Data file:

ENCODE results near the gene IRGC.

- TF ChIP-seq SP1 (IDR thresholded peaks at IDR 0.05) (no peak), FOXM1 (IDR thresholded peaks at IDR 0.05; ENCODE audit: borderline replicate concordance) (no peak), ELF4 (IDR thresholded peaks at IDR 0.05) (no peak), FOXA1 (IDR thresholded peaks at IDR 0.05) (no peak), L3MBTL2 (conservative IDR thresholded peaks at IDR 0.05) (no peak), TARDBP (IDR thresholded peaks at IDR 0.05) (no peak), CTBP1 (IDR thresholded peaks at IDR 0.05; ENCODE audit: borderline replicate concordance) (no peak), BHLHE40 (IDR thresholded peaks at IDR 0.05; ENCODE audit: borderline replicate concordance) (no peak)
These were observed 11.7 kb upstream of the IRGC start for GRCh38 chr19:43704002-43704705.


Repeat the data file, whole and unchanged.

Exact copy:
ENCODE results near the gene IRGC.

- TF ChIP-seq SP1 (IDR thresholded peaks at IDR 0.05) (no peak), FOXM1 (IDR thresholded peaks at IDR 0.05; ENCODE audit: borderline replicate concordance) (no peak), ELF4 (IDR thresholded peaks at IDR 0.05) (no peak), FOXA1 (IDR thresholded peaks at IDR 0.05) (no peak), L3MBTL2 (conservative IDR thresholded peaks at IDR 0.05) (no peak), TARDBP (IDR thresholded peaks at IDR 0.05) (no peak), CTBP1 (IDR thresholded peaks at IDR 0.05; ENCODE audit: borderline replicate concordance) (no peak), BHLHE40 (IDR thresholded peaks at IDR 0.05; ENCODE audit: borderline replicate concordance) (no peak)
These were observed 11.7 kb upstream of the IRGC start for GRCh38 chr19:43704002-43704705.